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If you're a project manager, developing and adopting project management best practices is likely one of your top priorities. This article will share a comprehensive list of best practices for project management every organization needs.
Are you happy with your project performance? Do your projects usually come in under budget and ahead of schedule?
If you’re like most agencies, your answer will likely be “no”.
Effective project management is often the “secret sauce” of an agency’s success, more so than sheer creative brilliance.
Being good at managing projects is usually a matter of following project management best practices. These “best practices” are usually derived from project management methodologies, international standards, industry conventions, and the organization’s own guidelines from past projects.
As PMI says, any “way of doing things” within an organization can be considered a best practice.
Often, these “best practices” will vary from organization to organization. Some, however, are applicable across organizations and can radically improve project performance.
I’ll share 17 such best practices below.
A common factor in failed projects is a lack of uniform understanding of the project's requirements among stakeholders. If your project team and client have different estimations of the project's scope, you're going to run into problems.
To solve this issue, get all stakeholders together in the concept phase. Ask them the following questions to ensure that they're on the same page about the project's requirements and scope:
Things can - and often will - go wrong. A key resource might drop out, a stakeholder might pull funding, and an important tech component might break.
Ideally, you would have all these issues accounted for in your project risk management plan.
Another best practice to mitigate risk is to create a risk response team. This team should be comprised of experienced members who have wide-ranging access to plan, monitor, and control risks in the project.
Its most important job, however, is to swing into action in case of emergencies. The team should have the experience and training necessary to save projects when mishaps happen.
Essentially, your risk response team should think of worst case scenarios and develop contingency plans.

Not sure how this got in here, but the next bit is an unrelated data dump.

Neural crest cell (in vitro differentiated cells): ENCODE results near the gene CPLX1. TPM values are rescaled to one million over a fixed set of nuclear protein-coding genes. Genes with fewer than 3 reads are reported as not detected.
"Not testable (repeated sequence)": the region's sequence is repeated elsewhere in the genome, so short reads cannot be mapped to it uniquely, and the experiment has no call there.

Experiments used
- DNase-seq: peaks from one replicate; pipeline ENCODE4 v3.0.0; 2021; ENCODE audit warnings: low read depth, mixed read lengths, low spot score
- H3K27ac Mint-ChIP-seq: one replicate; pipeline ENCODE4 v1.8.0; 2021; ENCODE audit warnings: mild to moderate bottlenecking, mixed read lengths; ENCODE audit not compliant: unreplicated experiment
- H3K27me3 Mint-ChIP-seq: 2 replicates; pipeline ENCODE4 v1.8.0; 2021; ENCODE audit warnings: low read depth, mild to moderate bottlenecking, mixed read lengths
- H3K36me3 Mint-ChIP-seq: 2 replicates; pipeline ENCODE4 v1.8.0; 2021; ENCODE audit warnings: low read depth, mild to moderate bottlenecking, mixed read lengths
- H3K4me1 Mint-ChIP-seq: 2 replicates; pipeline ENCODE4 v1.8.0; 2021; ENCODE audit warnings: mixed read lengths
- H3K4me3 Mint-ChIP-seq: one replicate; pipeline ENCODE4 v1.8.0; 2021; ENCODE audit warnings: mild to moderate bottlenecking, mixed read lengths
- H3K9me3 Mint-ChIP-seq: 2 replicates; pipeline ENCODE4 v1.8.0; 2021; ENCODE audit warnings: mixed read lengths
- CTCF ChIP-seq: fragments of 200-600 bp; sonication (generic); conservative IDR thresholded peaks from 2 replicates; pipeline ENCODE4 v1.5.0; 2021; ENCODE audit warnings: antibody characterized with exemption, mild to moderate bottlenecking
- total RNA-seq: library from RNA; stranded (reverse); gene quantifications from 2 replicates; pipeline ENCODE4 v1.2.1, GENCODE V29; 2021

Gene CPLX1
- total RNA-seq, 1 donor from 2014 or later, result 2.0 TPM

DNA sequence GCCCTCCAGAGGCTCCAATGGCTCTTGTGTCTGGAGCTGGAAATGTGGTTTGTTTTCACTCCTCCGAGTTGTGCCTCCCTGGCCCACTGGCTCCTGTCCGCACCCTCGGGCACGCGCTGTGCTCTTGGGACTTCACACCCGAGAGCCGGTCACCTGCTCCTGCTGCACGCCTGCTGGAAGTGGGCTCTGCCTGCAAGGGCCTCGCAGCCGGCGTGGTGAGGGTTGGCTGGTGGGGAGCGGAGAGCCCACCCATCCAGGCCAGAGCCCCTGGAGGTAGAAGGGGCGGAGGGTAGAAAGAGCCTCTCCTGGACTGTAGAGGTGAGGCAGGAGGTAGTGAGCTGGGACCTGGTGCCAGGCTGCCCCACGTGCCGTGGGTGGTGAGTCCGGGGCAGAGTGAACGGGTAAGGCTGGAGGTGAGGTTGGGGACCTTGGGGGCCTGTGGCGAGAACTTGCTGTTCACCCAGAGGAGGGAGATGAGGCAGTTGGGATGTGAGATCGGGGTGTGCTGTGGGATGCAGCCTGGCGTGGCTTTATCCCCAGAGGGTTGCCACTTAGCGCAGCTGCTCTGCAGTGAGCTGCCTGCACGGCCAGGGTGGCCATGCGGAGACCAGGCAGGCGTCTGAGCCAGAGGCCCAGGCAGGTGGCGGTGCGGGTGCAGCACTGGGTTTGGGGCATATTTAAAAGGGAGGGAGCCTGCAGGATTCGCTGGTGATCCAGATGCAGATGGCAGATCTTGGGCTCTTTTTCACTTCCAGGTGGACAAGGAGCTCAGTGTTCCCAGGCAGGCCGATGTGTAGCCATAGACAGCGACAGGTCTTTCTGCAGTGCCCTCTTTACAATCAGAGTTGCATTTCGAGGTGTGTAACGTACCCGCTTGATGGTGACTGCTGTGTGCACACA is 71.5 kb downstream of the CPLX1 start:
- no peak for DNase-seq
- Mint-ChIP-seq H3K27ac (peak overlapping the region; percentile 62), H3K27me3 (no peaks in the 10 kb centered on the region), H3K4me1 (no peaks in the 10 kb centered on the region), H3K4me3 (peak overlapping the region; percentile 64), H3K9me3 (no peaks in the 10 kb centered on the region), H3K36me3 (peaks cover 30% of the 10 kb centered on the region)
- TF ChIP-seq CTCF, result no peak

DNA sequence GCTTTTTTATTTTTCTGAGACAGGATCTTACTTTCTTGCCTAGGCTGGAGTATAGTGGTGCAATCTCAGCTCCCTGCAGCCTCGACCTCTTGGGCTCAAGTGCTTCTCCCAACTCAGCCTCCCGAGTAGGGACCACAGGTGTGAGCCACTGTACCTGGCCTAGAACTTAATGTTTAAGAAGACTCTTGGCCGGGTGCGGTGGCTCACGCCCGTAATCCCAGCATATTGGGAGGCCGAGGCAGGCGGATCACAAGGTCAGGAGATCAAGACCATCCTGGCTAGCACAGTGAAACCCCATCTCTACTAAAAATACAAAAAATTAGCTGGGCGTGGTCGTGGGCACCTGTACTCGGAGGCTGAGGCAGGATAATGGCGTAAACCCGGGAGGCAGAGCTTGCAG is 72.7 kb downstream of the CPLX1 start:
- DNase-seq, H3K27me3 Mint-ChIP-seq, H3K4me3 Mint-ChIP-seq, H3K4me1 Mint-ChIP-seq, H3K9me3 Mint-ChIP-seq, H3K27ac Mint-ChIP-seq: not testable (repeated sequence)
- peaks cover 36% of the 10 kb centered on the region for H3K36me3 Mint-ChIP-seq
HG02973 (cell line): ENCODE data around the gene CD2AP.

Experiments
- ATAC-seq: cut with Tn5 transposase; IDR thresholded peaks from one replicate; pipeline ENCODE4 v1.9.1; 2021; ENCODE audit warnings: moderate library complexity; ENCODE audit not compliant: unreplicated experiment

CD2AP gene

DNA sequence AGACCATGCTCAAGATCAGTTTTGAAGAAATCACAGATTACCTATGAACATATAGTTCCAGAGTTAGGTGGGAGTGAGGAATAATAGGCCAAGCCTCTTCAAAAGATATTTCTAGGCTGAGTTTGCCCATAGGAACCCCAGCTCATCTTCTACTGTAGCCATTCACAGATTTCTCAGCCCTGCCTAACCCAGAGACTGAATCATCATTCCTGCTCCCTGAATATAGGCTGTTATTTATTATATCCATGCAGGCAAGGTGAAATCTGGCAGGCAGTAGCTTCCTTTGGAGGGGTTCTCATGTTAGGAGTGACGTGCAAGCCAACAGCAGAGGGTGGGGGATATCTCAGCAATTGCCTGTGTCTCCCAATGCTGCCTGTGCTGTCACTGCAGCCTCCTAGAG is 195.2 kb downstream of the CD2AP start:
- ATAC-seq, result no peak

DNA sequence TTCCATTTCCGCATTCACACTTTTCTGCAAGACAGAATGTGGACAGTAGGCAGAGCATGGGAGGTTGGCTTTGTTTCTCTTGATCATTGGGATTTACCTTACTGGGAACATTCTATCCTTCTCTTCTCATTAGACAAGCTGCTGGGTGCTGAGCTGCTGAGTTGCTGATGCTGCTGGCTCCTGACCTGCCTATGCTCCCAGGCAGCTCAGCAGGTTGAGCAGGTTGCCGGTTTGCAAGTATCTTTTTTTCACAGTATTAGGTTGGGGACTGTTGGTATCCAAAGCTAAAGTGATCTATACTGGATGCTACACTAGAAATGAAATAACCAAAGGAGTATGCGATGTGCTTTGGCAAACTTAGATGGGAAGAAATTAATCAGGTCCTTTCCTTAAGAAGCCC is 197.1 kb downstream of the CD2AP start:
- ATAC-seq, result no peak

For instance, in a creative project, a few key resources dropping out can derail the project completely. In such a case, the risk response team would be tasked with finding backup resources, both within the company and outside it.
Project management isn't just the project manager's responsibility. If you dig deep, you'll find that several people within your organization perform some PM duties, formally and informally.
One of the more popular project management best practices is to identify, develop, and formalize these roles.
For example, a senior developer regularly assists the project manager in developing a schedule. While this developer might have experience, he doesn't have the formal knowledge or executive powers to perform his project management role adequately. A little bit of training and formalization of his role can help him become a better project scheduler.
Carefully analyze your past projects and take stock of every person within the organization who played a role in project management.
Ask yourself: Does this role need to be formalized? If yes, what certifications and training are necessary to improve performance in this role?
You'll find that getting people to "level up" in their PM responsibilities takes the burden off the project manager and improves project performance across the board.
Often, organizations focus too heavily on their project managers' technical competencies (i.e. their formal PM knowledge, certifications, etc.). As a result, the "softer" side of project management - leadership, empathy, people skills, etc. - suffers.
Given how heavily project managers interface with clients and internal stakeholders, it is crucial that you help them develop their leadership competencies alongside their technical ones.
Leadership capabilities are particularly important when you're dealing with a complex set of resources - as in an agency setting. You can't always develop a schedule for creative work and expect it to be 100% perfect every time. Often, you'll have to use leadership, motivation, and empathy to get creative talent to do its best.